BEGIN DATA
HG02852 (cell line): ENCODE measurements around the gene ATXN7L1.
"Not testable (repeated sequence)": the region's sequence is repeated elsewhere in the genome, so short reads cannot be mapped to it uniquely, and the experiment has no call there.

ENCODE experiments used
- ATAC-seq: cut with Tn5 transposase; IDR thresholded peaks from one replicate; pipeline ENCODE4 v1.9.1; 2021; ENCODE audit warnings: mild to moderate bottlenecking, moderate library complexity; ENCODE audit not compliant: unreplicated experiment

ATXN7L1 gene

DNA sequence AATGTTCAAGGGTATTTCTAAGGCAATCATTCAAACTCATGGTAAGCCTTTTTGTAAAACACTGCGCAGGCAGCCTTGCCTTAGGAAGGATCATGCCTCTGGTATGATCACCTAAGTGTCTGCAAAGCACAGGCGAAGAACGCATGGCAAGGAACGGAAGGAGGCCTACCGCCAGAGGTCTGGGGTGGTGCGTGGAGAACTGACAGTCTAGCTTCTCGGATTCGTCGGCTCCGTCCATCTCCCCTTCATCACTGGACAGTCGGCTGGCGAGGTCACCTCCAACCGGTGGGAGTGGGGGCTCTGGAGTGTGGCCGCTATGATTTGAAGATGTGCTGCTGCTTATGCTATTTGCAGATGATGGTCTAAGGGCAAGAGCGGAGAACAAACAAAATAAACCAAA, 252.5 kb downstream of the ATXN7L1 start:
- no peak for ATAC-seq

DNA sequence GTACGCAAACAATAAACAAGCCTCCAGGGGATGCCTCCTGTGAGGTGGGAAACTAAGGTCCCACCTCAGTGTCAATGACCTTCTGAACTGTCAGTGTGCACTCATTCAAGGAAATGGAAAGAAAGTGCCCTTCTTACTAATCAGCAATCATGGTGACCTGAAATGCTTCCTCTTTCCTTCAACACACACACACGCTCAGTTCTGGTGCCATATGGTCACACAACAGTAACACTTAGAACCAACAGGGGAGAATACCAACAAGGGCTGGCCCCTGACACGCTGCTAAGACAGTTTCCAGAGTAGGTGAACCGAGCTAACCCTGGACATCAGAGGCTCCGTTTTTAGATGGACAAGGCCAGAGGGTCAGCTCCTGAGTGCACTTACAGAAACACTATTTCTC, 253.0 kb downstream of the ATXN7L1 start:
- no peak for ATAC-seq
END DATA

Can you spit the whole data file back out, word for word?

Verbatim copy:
HG02852 (cell line): ENCODE measurements around the gene ATXN7L1.
"Not testable (repeated sequence)": the region's sequence is repeated elsewhere in the genome, so short reads cannot be mapped to it uniquely, and the experiment has no call there.

ENCODE experiments used
- ATAC-seq: cut with Tn5 transposase; IDR thresholded peaks from one replicate; pipeline ENCODE4 v1.9.1; 2021; ENCODE audit warnings: mild to moderate bottlenecking, moderate library complexity; ENCODE audit not compliant: unreplicated experiment

ATXN7L1 gene

DNA sequence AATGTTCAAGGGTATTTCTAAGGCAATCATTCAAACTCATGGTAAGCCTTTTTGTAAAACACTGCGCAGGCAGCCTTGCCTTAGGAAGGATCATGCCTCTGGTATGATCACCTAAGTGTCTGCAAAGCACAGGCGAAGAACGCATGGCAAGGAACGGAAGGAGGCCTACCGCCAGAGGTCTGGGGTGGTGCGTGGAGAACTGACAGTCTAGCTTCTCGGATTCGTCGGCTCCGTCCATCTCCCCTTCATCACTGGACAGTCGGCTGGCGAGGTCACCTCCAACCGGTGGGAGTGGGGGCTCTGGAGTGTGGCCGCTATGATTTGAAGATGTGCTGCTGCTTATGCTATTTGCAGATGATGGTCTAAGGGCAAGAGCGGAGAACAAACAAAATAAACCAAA, 252.5 kb downstream of the ATXN7L1 start:
- no peak for ATAC-seq

DNA sequence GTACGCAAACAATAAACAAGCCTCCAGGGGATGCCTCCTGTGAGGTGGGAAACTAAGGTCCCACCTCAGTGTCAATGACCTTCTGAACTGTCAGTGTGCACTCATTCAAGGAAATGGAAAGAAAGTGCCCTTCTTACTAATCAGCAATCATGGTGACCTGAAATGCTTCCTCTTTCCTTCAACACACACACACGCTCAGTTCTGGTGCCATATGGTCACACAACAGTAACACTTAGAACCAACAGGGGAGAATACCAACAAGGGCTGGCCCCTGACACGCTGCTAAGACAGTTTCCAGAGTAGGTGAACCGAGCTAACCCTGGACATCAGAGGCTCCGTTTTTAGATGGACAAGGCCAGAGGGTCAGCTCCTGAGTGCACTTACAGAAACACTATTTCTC, 253.0 kb downstream of the ATXN7L1 start:
- no peak for ATAC-seq